A few years ago, while I was preparing breakfast, my five-year-old daughter asked a simple question-simple to her.
“Dad, how come we can eat some eggs and other eggs have baby chickens in them?”
I pondered this question. In no way was I ready to broach the topic of fertilization at her delicate age. Let’s be honest…I didn’t ever want to broach the topic of fertilization. I know how important this conversation is, and I’m aware that the conversation is inevitable. However, a part of me is quite comfortable with leaving that topic permanently suspended on the horizon.
After several seconds of creative thought, I responded, “Married chickens! Married chickens have baby chickens. If the chicken isn’t married, it lays eggs we can eat.”
I was extremely impressed with my response and my daughter accepted it. I avoided the topic for a better, brighter day and I instilled a sense of morality within the universe of domesticated foul. Of course, there were extraneous variables that would arise:
Variable 1-Foghorn Leghorn: When this familiar rooster comes “I say, I say, I sayin’” onto the screen and into the chicken coop, I cringe. “Daddy?” my daughter asks, “Is that rooster married to all those chickens?”
Variable 2-Children of the Unmarried: God forbid the morality I so delicately infused into poultry should be carried out amongst us humans. Apparently, my daughter thinks it should.
Variable 3-A Trip to the Farm: Lots of calves-only one bull! My daughter asked my friend (the farmer) the following question and I cringed: “Where are all the daddies?” my friend led my curious daughter out into the field to show her their ONE bull. I could see the gears spinning in my daughter’s head. “They all just have one daddy?” I found myself trying to find the door to the secret passage. There has to be a ladder around here, a gate, or maybe I can just bury myself in the manure. Thankfully, in what I can only describe as divine intervention my friend answered her saying, “No, there are other daddies. They just don’t live here right now.” I’m divorced, so my daughter’s understanding with non-traditional families helped her process this information to my favor.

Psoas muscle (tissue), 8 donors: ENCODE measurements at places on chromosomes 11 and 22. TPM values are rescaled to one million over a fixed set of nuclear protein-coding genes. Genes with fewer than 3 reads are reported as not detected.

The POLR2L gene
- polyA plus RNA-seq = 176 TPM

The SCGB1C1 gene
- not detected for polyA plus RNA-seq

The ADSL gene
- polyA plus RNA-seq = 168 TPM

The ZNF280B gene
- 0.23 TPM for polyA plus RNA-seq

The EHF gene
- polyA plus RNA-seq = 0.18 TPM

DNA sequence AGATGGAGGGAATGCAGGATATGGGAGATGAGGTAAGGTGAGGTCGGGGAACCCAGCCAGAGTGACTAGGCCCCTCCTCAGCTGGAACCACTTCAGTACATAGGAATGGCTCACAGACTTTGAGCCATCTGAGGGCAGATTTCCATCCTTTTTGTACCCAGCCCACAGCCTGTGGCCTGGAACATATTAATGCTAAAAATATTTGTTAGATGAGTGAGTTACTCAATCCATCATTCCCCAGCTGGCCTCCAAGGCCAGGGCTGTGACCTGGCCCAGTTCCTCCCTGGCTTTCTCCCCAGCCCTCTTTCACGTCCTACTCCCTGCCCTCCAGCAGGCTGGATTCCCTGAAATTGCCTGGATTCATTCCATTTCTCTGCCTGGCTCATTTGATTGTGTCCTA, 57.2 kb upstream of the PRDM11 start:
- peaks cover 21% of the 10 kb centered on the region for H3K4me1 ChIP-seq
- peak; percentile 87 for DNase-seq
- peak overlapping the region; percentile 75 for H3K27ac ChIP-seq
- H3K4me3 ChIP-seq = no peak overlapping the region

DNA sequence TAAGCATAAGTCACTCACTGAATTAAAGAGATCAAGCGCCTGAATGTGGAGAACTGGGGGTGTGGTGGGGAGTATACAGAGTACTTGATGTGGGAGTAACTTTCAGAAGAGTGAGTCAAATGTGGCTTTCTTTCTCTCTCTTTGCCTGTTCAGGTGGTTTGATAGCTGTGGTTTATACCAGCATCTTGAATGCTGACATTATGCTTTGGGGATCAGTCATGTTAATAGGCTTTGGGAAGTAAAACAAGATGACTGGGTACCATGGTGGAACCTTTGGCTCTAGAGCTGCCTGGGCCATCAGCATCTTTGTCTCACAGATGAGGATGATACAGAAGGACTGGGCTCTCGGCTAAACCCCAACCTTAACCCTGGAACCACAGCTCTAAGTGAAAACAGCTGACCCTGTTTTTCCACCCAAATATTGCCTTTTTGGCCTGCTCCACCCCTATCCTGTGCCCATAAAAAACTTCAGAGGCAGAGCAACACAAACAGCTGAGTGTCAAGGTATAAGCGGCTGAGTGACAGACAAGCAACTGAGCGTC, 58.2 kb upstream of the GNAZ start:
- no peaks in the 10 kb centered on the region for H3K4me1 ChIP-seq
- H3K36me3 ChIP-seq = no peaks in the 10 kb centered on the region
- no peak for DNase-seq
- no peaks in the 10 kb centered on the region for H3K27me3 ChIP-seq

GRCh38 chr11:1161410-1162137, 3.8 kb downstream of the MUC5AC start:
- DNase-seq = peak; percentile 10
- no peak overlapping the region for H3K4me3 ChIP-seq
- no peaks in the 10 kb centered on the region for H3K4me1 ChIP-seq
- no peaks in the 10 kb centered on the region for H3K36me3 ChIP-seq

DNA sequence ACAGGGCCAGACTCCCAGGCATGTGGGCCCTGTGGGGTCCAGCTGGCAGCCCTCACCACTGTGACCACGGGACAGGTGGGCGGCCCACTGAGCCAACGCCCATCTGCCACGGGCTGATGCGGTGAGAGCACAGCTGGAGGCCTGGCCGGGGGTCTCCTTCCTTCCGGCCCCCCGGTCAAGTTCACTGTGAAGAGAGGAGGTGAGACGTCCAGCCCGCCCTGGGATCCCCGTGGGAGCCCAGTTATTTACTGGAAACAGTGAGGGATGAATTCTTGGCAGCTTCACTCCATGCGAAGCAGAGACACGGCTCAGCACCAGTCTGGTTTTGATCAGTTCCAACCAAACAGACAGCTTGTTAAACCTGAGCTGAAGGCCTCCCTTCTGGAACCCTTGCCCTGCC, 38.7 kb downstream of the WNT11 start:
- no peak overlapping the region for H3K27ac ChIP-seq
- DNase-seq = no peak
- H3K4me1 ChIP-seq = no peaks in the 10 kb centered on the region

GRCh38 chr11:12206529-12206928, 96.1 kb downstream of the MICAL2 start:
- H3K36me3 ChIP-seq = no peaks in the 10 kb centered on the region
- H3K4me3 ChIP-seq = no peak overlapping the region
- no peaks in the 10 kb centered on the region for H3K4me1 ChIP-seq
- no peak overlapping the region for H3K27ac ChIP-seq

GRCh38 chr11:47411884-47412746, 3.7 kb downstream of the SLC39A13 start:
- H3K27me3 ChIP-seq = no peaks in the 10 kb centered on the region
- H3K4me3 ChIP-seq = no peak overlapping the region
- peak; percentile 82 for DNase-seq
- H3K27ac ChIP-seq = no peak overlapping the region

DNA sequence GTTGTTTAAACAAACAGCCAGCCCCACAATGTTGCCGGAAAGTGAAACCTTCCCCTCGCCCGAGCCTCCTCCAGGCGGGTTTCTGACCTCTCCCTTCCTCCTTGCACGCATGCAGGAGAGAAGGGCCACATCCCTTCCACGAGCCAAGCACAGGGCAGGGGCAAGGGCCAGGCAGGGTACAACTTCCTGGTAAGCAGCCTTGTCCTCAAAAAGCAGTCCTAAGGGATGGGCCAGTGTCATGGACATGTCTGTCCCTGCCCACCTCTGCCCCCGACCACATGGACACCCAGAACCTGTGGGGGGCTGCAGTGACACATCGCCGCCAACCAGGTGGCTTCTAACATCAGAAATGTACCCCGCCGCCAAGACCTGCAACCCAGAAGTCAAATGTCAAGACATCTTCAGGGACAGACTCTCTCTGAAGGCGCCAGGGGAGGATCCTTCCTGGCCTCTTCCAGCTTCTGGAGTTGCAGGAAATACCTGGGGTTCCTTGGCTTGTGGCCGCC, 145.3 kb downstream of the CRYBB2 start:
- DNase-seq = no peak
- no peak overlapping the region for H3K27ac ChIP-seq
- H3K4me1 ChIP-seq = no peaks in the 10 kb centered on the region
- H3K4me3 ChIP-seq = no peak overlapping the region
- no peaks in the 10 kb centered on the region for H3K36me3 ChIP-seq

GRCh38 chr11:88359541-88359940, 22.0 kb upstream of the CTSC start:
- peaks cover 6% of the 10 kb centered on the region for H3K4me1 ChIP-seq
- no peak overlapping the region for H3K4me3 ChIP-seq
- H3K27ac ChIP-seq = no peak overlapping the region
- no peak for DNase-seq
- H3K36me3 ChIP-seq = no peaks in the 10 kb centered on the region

As we made our way from the cattle yard to the chicken coop, I was prepared for my universe to come crashing down. Thankfully, the chickens pecking at my daughter’s boots, and the fact that there wasn’t a rooster in sight, helped stave off further variables. Yet, more variables arrived-and with more frequency–my sister’s pregnancy, commercials on ABC family, inappropriate coming attractions prior to watching Cars 2.
I’m beginning to experience less anxiety as I prepare for the inevitable conversation about sex. At this point, I’ve concluded that the transition from “married chickens” to copulation may be simpler than I previously imagined. The key behind this inevitable conversation is love. Here are some basic steps:
“Married chickens” represents a bond of love between the rooster and the chicken. Kids understand marriage to that degree. Therefore, when we initiate this discussion, we can begin there. When two people love each other and want to have children, they make a commitment to each other and promise to be honest and loyal to one another. That’s what marriage is…a promise to commit to each other…through thick and thin. The first step in talking about sex is to establish the importance of commitment. Commitment is a necessary foundation for a healthy sexual relationship. Once you’ve established love and commitment as the foundation, you can enter into all the other facts and topics involved in this conversation. Talk about anatomy, reproduction, intercourse, birth control, oral sex, petting, masturbation and mutual masturbation, sexual orientation, peer pressure, self-image, STDs, and rape. Finally, establish a relationship of honesty and trust with your child. Respect your child’s privacy and make it obvious to your child that you love and respect him or her and that your truly believe your child will make good decisions. Express the importance in developing a committed relationship before he or she has sex, but let your child know that you will always be there…no matter what.